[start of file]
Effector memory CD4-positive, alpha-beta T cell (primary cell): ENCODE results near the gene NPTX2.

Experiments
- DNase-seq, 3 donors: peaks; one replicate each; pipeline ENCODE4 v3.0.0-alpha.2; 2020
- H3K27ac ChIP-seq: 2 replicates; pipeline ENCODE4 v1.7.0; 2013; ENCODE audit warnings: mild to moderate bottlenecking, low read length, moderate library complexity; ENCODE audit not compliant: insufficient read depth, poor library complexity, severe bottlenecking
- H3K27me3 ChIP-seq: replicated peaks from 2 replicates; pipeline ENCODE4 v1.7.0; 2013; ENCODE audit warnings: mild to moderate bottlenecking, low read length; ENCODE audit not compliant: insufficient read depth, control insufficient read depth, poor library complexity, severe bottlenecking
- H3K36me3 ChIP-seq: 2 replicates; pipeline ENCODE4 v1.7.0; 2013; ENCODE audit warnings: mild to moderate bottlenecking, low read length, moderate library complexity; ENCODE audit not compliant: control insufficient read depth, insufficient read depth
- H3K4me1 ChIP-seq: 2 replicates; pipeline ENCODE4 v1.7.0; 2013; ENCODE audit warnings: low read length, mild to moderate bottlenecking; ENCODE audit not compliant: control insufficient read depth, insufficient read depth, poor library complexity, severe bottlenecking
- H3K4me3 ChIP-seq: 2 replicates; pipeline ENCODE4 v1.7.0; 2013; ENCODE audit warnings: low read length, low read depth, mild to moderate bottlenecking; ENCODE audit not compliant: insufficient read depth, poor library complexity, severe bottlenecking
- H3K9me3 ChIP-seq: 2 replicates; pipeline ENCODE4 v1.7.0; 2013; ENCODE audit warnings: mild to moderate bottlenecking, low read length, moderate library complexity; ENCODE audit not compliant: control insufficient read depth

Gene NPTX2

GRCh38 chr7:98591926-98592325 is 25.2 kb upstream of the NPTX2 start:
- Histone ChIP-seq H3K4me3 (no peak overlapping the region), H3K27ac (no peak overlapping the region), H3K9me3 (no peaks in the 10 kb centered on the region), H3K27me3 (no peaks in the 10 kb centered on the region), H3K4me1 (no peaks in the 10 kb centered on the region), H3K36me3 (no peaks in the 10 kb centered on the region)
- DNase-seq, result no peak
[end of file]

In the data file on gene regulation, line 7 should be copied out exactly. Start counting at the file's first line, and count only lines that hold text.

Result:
- H3K4me1 ChIP-seq: 2 replicates; pipeline ENCODE4 v1.7.0; 2013; ENCODE audit warnings: low read length, mild to moderate bottlenecking; ENCODE audit not compliant: control insufficient read depth, insufficient read depth, poor library complexity, severe bottlenecking